Every state has different requirements, but most require 15-minute checks for patients in restraint or seclusion, regular rotation of limbs if a patient is in restraint, and documentation of bathroom privileges.
"It’s pretty labor-intensive, so you can see why EDs haven’t jumped to doing this," says Rae. "If you build it, they'll come, and often these people are indigent, so it’s left back to the counties to provide it. Now, with cutbacks, they’re talking about eventually closing us down and dumping the patients back into the community EDs, which might force directors to develop a better plan."
• Recognize warning signs. It’s important to respond quickly to any signs of impending violence. The biggest mistake non-psychiatric EDs make is not being aggressive enough in identifying a potentially assaultive patient, says Rae.
"Look at the patient in the waiting room and see if he is agitated, pacing, or yelling. If I saw that, I would realize there is potential for violence, so I’d take at least one other person with me to the waiting room," says Rae. "I stand eight feet away from the patient and ask how I can help them. If they clench their fists or make any threats, I’ll probably call a code green. On the other hand, the patient may de-escalate, sit back in the chair, and converse with you."
If law enforcement officials bring a patient into the ED who is behaving in a hostile manner, it is important to restrain the patient before the police leave. "If they’ve been combative out in the field in transport and arrive handcuffed and resisting, yelling, or making verbal threats, they’re an automatic Level 3, which means we’d have the police put them down on a gurney and in restraints," says Rae.
• Keep abreast of trends in drug abuse in your region. Violent or disoriented behavior is often linked to drug use. Cocaine or crack use tends to cause an acute panic disorder, presenting with chest pain or hyperventilation, while other drugs cause different symptoms.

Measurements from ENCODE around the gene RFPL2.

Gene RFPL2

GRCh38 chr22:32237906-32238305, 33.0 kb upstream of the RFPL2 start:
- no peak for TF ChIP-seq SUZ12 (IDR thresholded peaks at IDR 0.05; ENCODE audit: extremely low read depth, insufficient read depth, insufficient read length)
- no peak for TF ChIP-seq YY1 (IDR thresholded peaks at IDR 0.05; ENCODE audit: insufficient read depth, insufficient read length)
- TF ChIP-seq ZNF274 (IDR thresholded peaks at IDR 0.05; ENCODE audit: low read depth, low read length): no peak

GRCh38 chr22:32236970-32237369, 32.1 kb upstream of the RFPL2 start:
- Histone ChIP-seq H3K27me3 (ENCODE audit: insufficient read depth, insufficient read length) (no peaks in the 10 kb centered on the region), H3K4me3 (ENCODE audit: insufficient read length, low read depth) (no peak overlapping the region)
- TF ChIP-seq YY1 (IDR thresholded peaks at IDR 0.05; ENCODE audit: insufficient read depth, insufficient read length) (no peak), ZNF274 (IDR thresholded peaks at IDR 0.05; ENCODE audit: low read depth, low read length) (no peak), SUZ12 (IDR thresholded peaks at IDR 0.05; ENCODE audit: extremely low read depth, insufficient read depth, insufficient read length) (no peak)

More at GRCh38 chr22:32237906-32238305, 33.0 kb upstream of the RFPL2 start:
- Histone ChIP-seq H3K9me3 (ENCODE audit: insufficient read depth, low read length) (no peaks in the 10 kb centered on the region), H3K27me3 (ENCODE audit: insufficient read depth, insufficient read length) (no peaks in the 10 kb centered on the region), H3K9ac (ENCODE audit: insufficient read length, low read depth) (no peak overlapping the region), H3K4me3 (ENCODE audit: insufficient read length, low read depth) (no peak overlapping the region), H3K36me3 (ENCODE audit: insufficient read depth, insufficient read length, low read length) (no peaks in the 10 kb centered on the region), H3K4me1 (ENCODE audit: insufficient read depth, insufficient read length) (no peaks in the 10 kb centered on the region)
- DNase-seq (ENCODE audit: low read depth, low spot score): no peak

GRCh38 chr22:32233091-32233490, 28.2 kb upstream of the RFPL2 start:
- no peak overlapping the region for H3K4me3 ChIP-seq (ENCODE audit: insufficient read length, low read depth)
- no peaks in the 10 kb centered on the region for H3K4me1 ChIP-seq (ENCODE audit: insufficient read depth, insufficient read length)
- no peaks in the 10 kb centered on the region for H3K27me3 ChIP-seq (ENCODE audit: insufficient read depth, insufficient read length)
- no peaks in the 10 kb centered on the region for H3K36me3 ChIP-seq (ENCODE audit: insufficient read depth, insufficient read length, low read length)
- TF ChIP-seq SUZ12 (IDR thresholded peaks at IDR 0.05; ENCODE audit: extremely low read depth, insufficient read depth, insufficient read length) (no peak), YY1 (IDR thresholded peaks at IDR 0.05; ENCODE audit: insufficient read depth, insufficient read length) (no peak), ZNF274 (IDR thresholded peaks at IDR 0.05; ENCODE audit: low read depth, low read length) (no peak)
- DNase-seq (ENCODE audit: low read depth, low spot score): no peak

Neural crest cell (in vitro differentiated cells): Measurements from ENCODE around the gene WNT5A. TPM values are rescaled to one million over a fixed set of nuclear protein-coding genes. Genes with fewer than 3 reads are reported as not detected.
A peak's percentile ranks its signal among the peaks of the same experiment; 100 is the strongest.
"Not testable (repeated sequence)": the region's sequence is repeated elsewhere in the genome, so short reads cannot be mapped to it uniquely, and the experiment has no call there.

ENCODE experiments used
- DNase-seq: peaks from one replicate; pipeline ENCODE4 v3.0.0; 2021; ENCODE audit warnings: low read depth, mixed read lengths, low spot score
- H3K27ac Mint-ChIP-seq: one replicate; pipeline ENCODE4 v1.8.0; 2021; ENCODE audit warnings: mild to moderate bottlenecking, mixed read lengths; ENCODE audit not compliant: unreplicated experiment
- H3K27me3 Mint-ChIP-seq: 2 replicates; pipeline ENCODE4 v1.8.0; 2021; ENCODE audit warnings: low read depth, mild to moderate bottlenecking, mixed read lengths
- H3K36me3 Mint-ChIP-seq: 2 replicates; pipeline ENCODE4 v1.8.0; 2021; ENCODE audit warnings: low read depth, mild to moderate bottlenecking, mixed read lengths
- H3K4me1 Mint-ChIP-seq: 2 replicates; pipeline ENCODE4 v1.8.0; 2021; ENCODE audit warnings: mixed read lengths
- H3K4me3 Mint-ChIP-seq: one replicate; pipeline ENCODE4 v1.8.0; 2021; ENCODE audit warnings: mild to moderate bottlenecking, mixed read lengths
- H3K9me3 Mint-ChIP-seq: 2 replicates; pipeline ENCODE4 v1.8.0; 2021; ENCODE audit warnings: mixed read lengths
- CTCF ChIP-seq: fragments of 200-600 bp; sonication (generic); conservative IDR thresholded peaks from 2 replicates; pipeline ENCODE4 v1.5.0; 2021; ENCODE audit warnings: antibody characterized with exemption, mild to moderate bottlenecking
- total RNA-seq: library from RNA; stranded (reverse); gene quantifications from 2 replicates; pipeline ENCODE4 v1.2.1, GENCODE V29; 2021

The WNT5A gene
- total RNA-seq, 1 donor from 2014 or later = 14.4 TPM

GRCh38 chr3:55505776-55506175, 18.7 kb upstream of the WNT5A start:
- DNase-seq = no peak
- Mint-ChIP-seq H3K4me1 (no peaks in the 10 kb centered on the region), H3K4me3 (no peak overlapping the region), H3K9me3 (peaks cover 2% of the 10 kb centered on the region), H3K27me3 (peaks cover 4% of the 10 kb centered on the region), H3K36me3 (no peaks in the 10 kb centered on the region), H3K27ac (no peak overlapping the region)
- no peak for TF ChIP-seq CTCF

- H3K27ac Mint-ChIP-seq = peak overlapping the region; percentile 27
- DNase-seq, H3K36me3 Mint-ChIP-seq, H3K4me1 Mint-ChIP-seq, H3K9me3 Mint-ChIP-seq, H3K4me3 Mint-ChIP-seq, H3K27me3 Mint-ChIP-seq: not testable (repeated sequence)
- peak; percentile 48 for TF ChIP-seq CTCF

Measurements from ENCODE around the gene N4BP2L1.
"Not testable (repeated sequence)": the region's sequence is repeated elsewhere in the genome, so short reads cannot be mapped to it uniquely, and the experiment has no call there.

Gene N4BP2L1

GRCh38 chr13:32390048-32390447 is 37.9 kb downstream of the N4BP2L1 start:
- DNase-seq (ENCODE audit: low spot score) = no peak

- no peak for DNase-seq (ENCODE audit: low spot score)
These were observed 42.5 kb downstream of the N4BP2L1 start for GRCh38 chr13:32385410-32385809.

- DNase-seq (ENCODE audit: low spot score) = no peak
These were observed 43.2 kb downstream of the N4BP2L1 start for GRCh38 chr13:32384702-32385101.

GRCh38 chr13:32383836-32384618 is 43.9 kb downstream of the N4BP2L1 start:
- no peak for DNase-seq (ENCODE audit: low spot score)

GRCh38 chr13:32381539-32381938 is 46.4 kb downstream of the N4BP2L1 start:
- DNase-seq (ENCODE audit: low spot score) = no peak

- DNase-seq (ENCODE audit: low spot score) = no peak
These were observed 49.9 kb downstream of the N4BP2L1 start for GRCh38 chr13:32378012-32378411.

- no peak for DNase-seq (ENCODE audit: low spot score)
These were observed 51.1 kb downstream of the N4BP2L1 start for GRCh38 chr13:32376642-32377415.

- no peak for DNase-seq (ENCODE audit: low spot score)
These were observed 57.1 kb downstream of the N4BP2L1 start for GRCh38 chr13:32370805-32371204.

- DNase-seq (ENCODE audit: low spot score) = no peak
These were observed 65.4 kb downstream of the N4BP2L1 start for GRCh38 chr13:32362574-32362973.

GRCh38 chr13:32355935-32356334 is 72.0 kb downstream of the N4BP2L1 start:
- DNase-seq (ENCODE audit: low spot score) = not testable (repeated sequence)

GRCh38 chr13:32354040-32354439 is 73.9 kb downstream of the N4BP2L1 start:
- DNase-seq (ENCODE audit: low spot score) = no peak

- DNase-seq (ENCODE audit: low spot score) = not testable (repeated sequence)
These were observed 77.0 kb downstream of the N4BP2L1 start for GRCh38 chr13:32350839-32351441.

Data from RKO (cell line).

"This area is inundated with methamphetamine, which is a more behaviorally dangerous drug than cocaine because it lasts so long in the body," says Rae. "People come in quite delusional and combative, with sleep deprivation and intense paranoia. They’ll respond to a caregiver as somebody who will harm them."
The drug accounts for fully 25% of the ED’s arrivals, he adds. It’s cheaper than cocaine because it has a longer life, and users get more mileage out of it. Also, there has been a crackdown on international cocaine markets, and methamphetamine can be made in bathtubs or toilets, says Rae. "It’s a real epidemic here, and I think it will be increasing across the nation."
• Link with local organizations. St. Joseph’s Regional Health Center in Bryan, TX, works closely with a state organization to provide placement for patients who are having psychiatric emergencies. Trained mental health staff at Mental Health/Mental Retardation (MHMR) Services assist with both voluntary or involuntary commitments.
"That keeps the physicians and nursing staff from having to spend hours on the phone, dealing with all the paperwork, and getting the notary signatures," says Sheila Hejl, RN, assistant director of nurses for the hospital’s ED. "The arrangement decreases the amount of time the patient is in the ED. In our area, we didn’t have a psychiatric call schedule, so we had to call psychiatrists and ask them to come in, and sometimes it would take a very long time," she explains.
MHMR staff are now used as consultants on-call. "They help us with the disposition, and they also know the resources that we can utilize to help patients after they are discharged from the ED," says Hejl. They help us deal with the various entities that provide care for mental health patients, from day care outpatient facilities, to counseling, to group therapy, to state inpatient facilities.
The arrangement is helpful to ED staff who don’t see psychiatric patients regularly. "This is one of the most difficult types of patients to deal with because we don’t routinely see them," says Robert Patton, MD, FACEP, medical director of the ED at St. Joseph’s. "Collaboration with the mental health experts who work daily in this environment gives us a heads up on dealing with this patient and getting them the proper treatment."